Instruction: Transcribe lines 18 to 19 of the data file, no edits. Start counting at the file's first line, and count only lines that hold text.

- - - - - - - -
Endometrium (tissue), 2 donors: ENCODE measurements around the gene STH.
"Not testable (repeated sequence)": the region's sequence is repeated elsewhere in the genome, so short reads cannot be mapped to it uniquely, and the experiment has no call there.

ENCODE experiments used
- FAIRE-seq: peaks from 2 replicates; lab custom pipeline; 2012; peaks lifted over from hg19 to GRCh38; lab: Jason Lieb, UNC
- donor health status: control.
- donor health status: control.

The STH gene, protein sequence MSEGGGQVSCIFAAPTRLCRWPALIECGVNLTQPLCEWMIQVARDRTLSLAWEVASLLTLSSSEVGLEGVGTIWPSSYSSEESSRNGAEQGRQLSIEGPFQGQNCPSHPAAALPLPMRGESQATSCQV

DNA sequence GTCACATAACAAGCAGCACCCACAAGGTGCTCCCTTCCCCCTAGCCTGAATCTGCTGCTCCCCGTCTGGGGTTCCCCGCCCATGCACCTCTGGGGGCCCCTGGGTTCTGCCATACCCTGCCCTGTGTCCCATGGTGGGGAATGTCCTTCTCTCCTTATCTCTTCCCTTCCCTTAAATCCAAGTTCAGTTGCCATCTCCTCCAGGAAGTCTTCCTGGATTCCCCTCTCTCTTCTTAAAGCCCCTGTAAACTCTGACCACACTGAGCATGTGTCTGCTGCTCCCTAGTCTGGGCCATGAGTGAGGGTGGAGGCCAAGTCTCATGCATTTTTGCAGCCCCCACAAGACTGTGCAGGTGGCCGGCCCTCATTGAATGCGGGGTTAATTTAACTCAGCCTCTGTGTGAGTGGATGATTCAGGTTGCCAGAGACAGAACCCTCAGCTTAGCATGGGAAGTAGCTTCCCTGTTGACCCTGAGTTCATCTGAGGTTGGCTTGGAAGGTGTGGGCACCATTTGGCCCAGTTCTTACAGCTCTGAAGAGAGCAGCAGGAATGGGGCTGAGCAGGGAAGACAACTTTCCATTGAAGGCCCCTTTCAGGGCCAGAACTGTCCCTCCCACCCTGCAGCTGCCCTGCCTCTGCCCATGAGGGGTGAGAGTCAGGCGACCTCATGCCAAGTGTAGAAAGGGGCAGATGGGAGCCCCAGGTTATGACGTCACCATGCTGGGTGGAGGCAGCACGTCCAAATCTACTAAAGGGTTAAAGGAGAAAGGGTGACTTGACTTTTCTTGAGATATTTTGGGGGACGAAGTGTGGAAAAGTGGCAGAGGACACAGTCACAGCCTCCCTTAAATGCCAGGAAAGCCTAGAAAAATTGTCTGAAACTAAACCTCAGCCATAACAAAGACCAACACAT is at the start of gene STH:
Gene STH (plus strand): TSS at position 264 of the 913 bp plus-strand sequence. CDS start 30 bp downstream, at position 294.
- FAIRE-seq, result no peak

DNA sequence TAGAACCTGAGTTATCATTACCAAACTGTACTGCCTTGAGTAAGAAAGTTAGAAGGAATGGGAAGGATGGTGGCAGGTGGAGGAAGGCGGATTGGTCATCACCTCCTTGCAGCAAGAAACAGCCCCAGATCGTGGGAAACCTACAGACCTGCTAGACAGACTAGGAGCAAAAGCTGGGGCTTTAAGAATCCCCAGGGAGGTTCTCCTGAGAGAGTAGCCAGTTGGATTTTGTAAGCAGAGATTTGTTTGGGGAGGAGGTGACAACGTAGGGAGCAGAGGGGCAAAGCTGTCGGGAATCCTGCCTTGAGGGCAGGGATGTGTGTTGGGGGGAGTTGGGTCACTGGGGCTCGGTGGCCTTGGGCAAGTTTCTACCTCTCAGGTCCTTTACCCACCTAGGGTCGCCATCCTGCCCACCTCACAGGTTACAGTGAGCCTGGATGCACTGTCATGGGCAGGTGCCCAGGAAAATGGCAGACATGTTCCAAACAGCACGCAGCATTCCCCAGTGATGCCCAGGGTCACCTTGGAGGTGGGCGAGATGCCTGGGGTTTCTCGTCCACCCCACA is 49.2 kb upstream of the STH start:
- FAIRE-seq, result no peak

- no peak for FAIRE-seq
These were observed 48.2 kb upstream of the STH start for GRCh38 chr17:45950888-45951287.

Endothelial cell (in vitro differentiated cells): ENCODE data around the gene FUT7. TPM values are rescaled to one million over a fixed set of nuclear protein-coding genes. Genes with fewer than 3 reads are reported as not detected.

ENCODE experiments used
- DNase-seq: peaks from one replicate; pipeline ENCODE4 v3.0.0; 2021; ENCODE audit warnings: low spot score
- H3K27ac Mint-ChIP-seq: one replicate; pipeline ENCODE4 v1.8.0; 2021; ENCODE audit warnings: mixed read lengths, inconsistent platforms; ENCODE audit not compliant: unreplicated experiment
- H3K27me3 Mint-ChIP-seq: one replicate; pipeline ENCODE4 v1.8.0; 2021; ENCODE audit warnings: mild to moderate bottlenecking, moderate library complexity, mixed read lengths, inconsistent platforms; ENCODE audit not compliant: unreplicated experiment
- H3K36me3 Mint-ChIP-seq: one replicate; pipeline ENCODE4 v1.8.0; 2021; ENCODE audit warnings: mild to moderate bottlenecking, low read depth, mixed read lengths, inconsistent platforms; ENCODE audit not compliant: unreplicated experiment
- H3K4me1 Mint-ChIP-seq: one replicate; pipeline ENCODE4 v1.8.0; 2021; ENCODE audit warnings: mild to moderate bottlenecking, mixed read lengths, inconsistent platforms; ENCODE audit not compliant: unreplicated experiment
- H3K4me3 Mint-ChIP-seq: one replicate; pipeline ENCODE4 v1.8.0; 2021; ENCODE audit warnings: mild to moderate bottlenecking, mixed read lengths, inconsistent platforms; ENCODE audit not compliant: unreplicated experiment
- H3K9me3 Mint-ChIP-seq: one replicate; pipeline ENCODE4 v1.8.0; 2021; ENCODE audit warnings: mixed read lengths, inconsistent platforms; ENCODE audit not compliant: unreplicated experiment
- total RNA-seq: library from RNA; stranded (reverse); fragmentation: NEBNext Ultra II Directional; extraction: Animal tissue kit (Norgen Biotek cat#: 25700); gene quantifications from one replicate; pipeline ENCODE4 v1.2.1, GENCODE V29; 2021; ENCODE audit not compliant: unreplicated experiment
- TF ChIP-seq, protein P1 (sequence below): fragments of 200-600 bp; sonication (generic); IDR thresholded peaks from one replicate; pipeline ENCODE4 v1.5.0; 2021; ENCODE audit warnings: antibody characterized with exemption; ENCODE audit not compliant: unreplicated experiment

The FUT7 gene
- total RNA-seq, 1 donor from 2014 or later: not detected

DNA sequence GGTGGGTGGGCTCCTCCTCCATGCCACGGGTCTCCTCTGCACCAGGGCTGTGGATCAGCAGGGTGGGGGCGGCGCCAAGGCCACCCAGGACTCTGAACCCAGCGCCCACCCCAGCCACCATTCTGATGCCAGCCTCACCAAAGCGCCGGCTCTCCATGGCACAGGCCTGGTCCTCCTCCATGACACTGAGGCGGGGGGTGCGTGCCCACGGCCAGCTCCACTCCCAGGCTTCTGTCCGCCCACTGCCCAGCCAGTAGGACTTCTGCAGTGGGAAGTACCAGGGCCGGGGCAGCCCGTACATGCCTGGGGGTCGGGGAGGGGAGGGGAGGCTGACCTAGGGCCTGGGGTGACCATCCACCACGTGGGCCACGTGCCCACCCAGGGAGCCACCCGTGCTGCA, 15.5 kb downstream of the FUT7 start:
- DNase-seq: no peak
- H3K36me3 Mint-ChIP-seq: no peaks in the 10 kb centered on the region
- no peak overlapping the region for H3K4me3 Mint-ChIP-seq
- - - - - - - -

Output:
- H3K27ac Mint-ChIP-seq: one replicate; pipeline ENCODE4 v1.8.0; 2021; ENCODE audit warnings: mixed read lengths, inconsistent platforms; ENCODE audit not compliant: unreplicated experiment
- H3K27me3 Mint-ChIP-seq: one replicate; pipeline ENCODE4 v1.8.0; 2021; ENCODE audit warnings: mild to moderate bottlenecking, moderate library complexity, mixed read lengths, inconsistent platforms; ENCODE audit not compliant: unreplicated experiment